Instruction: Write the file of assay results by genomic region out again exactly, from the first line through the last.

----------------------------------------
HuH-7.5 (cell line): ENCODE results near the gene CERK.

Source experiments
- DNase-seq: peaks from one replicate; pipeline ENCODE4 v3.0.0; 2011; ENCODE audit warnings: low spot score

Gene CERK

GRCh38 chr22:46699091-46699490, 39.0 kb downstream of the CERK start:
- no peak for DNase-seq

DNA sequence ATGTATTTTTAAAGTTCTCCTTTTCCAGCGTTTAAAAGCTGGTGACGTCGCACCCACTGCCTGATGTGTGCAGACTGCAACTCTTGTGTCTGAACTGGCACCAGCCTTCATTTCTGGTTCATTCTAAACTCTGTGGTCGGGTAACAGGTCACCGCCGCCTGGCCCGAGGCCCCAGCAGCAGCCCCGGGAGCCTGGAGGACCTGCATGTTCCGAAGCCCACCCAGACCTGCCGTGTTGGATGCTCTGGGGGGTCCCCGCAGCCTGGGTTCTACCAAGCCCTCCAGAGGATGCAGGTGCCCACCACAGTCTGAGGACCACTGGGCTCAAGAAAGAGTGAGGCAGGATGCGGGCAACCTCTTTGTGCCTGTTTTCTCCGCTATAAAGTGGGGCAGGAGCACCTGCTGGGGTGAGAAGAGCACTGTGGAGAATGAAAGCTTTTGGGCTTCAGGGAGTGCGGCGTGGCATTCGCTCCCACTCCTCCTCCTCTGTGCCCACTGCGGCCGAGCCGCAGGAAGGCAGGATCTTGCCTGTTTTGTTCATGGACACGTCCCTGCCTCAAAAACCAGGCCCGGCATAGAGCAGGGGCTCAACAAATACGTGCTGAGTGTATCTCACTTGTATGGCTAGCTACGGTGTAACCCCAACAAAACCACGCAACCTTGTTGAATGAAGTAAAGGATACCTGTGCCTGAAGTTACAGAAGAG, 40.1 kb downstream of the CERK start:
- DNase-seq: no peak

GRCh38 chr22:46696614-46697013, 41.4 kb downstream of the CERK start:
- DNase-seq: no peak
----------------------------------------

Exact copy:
HuH-7.5 (cell line): ENCODE results near the gene CERK.

Source experiments
- DNase-seq: peaks from one replicate; pipeline ENCODE4 v3.0.0; 2011; ENCODE audit warnings: low spot score

Gene CERK

GRCh38 chr22:46699091-46699490, 39.0 kb downstream of the CERK start:
- no peak for DNase-seq

DNA sequence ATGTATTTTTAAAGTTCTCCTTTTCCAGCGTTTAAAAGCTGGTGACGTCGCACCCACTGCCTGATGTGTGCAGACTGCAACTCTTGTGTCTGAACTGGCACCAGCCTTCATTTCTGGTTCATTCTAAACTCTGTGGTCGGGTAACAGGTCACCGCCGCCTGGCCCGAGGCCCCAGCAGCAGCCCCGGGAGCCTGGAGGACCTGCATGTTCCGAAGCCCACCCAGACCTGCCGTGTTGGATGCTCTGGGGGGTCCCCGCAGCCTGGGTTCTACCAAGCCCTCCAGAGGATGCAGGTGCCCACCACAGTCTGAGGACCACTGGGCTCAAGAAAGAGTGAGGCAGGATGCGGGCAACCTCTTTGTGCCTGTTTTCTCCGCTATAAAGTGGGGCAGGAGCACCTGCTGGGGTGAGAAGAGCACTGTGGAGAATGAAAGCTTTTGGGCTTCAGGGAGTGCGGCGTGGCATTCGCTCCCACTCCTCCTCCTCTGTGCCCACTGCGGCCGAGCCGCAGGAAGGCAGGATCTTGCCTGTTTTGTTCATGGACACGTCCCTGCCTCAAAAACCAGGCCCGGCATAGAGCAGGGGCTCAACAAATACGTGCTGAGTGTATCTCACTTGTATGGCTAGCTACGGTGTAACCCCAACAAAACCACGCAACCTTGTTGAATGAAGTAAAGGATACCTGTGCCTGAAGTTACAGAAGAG, 40.1 kb downstream of the CERK start:
- DNase-seq: no peak

GRCh38 chr22:46696614-46697013, 41.4 kb downstream of the CERK start:
- DNase-seq: no peak